I never understand the rush to get in line at a red light . the bicyclists are just as bad about this as the cars. The less you have to stop and start the easier your passage will be. When I am approaching an intersection and the light is red I slow down so I won’t have to stop and put my feet down when bicycling . If instead by slowing down I can get to the light a little later when it’s turned green then I don’t have to stop at all, (unless to keep from harming another) and I often end up passing all the other bicyclists who passed me to get there first. When I am skateboarding I find it even moreso.Cars and bikes will pass me two three intersections in a row just to get up to a line at a stop sign or light but inevitably I end passing them all and leaving them behind no matter how many times they may have rushed to get past me, most often speeding and often speeding to a ridiculous degree. If I am going 40 mph then to pas me they must go 40. Downhill on a bike you can do 40-50 easily that means a car could be going 50-60 miles an hour on side street in residential neighborhood which is just not right. I’m constantly amazed these days about this attitude of entitlement and having rights, as if because you have the right to do something makes it okay to do it under any circumstances.

Leave a Reply

Your email address will not be published. Required fields are marked *


U.S. Traffic Fatalities Rising Fast — Especially Pedestrian and Cyclist Deaths

Traffic fatalities in America hit a seven-year high in 2015, with pedestrians and cyclists accounting for a disproportionate share of the alarming increase, according to preliminary data from the National Highway Traffic Safety Administration. Last year, 35,200 people were killed in traffic — a 7.7 percent increase over 2014 and the worst death toll since 2008. The number of people killed while […]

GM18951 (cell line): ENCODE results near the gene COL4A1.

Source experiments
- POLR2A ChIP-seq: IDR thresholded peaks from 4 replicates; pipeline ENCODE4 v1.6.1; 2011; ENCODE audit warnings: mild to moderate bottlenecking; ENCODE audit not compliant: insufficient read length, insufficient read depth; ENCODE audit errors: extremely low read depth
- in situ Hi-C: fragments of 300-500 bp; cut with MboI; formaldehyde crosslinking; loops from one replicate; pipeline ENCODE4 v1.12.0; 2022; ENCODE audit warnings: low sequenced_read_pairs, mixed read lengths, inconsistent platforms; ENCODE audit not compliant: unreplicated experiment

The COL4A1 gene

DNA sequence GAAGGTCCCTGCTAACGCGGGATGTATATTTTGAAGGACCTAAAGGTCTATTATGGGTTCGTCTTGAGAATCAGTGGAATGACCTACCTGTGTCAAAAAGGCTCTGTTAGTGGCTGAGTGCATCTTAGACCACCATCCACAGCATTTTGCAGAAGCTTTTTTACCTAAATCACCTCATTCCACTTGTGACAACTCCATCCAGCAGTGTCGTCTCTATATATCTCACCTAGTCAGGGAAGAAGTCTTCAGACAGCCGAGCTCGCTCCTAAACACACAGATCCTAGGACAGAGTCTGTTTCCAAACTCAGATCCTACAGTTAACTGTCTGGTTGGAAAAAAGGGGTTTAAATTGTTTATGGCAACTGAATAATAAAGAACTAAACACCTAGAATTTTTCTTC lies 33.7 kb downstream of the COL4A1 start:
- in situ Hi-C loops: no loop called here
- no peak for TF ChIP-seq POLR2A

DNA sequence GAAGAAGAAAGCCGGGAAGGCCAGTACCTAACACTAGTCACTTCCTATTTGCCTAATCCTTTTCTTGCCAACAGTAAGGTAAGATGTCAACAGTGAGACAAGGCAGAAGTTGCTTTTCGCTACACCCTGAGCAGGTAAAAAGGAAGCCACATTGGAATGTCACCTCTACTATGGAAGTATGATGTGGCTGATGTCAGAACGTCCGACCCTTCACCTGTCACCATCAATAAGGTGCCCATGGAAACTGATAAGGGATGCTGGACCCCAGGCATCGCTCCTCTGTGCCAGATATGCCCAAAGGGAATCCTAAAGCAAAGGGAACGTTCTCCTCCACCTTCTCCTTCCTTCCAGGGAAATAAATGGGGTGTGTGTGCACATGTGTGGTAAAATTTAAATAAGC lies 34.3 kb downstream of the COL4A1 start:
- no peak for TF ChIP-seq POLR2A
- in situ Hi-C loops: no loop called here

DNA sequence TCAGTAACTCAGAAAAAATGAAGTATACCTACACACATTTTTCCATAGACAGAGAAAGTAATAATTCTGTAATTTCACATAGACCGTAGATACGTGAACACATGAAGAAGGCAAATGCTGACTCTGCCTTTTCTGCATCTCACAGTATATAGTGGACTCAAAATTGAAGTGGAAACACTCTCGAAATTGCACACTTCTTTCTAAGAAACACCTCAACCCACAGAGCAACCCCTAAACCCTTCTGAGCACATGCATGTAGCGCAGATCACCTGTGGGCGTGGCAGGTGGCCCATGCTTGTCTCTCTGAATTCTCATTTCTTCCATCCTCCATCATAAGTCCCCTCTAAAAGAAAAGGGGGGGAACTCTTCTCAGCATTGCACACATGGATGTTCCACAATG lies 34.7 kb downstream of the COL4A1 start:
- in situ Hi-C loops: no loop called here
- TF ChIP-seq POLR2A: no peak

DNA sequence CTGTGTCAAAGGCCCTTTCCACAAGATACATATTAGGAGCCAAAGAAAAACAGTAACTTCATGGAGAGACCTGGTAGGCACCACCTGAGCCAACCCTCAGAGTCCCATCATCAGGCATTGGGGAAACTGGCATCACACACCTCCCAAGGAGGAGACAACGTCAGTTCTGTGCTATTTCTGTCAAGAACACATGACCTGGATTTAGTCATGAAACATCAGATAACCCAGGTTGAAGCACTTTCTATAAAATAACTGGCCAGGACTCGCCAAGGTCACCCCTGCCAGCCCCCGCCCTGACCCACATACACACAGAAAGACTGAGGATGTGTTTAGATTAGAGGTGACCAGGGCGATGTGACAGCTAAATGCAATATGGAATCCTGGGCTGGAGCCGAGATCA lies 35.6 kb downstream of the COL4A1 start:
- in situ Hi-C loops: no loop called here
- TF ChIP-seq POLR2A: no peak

It’s Official: 33,561 People Killed in Traffic on American Streets Last Year

The official 2012 death toll is out for our nation’s poorly-designed, auto-centric transportation system. According to the National Highway Traffic Safety Administration, traffic injuries on the nation’s roadways claimed the lives of 33,561 people. The headline of the agency’s press release, “NHTSA Data Confirms Traffic Fatalities Increased In 2012,” is quickly walked back by the subhed, […]

Why Are American Traffic Fatalities Rising So Quickly?

Summer is barely over but this much is already clear: Traffic safety on American streets is taking a big step backward in 2016. During the first five months of the year, traffic deaths rose 9 percent over 2015 levels, reports Bill Holloway at the State Smart Transportation Campaign. It’s even worse if you compare to 2014 — traffic deaths have increased […]